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High-speed electronics require clocks that must be calibrated to precise standards. Once, the ultimate standard was based on astronomical observations. But in the mid-1950s, the first reliable atomic clocks were constructed and enthusiastically adopted: This ad for a portable atomic clock—weighing only 14 kilograms and with an 8-hour battery life—was published in April 1967, the same year the second was redefined in terms of the electronic transitions of a cesium atom. But atomic clocks didn’t really get much more portable than this until 2011, following a breakthrough that squeezed an atomic clock down to the size of a computer chip—leading to, among other things, the world’s first atomic pocket watch.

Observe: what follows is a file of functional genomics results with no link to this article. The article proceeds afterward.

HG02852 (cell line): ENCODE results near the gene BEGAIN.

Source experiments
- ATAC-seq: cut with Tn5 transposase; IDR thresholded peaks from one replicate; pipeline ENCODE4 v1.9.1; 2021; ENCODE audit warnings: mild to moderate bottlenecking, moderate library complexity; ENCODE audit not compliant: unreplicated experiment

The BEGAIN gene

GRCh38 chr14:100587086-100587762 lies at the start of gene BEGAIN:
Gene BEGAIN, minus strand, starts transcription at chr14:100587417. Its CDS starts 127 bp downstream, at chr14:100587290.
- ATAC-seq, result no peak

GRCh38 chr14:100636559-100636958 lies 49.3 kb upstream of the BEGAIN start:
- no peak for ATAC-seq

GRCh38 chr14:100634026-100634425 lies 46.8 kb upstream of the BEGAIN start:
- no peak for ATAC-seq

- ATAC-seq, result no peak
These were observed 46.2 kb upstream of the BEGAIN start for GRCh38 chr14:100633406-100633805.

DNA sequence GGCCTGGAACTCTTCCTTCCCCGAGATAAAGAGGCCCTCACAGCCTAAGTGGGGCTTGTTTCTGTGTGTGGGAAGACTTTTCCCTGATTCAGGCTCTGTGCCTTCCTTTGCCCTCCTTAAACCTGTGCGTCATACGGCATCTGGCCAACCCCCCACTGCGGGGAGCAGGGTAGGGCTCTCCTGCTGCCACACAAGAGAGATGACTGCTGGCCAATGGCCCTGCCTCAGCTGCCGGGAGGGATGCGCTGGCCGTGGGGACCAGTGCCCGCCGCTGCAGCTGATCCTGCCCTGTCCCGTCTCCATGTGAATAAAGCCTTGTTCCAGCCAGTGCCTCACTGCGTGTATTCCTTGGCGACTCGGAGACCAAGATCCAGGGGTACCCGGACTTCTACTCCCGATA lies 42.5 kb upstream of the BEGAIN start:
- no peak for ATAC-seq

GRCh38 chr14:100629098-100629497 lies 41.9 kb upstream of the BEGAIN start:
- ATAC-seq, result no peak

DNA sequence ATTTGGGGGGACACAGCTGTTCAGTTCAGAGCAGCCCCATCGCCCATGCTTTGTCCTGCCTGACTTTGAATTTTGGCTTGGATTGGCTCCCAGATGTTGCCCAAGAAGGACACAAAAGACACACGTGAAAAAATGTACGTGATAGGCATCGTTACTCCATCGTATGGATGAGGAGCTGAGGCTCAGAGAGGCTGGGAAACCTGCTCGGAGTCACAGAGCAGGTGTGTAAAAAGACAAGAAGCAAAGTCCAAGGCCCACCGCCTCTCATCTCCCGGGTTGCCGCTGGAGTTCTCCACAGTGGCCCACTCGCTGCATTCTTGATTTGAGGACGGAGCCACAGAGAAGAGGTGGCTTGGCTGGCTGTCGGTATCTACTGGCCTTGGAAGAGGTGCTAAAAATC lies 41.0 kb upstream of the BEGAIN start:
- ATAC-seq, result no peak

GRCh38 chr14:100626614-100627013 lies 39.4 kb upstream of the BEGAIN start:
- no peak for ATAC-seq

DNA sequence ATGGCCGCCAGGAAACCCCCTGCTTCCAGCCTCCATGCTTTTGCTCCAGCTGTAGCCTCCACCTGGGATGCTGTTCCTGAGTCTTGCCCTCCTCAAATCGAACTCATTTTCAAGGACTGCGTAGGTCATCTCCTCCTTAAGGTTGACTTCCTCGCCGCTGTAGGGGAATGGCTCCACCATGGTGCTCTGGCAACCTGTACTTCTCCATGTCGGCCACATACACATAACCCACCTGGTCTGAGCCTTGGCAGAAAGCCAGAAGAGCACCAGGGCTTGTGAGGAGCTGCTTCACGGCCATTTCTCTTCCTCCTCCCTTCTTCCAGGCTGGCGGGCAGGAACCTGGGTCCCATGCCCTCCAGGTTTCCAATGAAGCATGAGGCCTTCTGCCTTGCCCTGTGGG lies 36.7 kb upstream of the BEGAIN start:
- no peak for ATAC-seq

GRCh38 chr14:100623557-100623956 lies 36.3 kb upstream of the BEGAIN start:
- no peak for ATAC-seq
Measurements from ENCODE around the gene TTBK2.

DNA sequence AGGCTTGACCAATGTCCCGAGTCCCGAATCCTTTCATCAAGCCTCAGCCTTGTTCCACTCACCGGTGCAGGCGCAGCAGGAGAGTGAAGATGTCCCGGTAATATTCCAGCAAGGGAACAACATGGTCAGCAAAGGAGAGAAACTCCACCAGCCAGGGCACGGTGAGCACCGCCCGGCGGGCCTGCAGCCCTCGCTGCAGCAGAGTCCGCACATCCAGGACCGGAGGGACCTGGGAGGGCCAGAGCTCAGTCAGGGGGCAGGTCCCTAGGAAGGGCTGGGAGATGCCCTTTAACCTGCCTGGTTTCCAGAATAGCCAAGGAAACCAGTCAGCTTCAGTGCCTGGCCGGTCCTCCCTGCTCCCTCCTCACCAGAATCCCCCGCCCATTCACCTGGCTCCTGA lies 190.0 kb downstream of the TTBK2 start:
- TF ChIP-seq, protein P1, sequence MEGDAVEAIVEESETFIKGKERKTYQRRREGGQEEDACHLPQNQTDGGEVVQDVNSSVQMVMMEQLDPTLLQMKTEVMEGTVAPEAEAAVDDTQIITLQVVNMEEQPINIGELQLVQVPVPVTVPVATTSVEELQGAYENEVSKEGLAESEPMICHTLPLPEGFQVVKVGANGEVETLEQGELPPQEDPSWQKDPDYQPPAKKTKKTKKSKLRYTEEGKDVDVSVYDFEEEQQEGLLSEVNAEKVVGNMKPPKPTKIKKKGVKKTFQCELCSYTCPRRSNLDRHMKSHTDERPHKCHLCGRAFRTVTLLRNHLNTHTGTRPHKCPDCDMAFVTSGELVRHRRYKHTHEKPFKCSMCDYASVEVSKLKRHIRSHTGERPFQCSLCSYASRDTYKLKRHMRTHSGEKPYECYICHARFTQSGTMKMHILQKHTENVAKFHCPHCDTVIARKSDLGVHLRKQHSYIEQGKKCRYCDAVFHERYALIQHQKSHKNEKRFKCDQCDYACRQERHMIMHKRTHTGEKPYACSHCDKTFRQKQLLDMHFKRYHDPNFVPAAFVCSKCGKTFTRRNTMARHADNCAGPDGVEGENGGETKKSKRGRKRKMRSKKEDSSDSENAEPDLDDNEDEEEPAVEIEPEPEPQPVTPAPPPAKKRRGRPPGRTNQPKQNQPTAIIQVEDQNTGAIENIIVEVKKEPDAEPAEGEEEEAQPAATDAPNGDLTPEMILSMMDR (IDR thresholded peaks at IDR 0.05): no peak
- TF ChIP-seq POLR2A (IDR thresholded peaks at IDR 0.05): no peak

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How the Graphical User Interface Was Invented

Three decades of UI research came together in the mice, windows, and icons used today

18 min read
Stylized drawing of a desktop computer with mouse and keyboard, on the screen are windows, Icons, and menus
Getty Images/IEEE Spectrum

Mice, windows, icons, and menus: these are the ingredients of computer interfaces designed to be easy to grasp, simplicity itself to use, and straightforward to describe. The mouse is a pointer. Windows divide up the screen. Icons symbolize application programs and data. Menus list choices of action.

But the development of today’s graphical user interface was anything but simple. It took some 30 years of effort by engineers and computer scientists in universities, government laboratories, and corporate research groups, piggybacking on each other’s work, trying new ideas, repeating each other’s mistakes.

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